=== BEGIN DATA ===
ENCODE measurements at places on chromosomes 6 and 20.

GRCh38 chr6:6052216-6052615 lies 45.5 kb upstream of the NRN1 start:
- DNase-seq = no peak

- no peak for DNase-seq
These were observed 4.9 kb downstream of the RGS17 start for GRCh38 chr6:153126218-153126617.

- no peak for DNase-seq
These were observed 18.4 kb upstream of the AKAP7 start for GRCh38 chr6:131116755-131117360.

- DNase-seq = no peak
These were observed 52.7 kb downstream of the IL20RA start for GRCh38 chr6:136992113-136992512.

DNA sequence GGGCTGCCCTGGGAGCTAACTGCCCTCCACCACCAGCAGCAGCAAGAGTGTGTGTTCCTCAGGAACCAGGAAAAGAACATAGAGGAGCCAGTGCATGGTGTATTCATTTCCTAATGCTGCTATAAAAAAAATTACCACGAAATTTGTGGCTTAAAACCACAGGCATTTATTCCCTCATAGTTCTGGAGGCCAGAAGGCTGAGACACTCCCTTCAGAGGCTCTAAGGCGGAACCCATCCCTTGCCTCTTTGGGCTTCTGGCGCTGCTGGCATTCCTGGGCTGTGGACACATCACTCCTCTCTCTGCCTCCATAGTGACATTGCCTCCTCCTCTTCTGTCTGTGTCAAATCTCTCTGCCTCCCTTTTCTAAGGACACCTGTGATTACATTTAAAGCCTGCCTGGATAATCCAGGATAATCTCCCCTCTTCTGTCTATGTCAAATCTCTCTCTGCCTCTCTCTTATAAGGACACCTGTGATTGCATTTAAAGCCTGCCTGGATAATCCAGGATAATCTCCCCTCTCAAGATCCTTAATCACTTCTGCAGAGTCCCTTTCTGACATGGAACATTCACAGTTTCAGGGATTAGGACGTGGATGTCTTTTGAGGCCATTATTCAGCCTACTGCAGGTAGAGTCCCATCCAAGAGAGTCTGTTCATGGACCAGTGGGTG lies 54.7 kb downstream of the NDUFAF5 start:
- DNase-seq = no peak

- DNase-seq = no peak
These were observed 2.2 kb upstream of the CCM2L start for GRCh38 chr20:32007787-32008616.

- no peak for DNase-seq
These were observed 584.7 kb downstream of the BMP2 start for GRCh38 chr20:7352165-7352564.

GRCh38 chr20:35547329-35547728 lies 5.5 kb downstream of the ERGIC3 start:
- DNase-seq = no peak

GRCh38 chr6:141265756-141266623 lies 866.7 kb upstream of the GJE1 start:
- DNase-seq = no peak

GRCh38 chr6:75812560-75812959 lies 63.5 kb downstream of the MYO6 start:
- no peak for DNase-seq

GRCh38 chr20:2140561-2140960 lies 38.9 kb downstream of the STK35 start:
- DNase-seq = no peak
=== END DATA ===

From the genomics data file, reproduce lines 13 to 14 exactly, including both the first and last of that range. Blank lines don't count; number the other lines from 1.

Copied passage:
These were observed 2.2 kb upstream of the CCM2L start for GRCh38 chr20:32007787-32008616.

- no peak for DNase-seq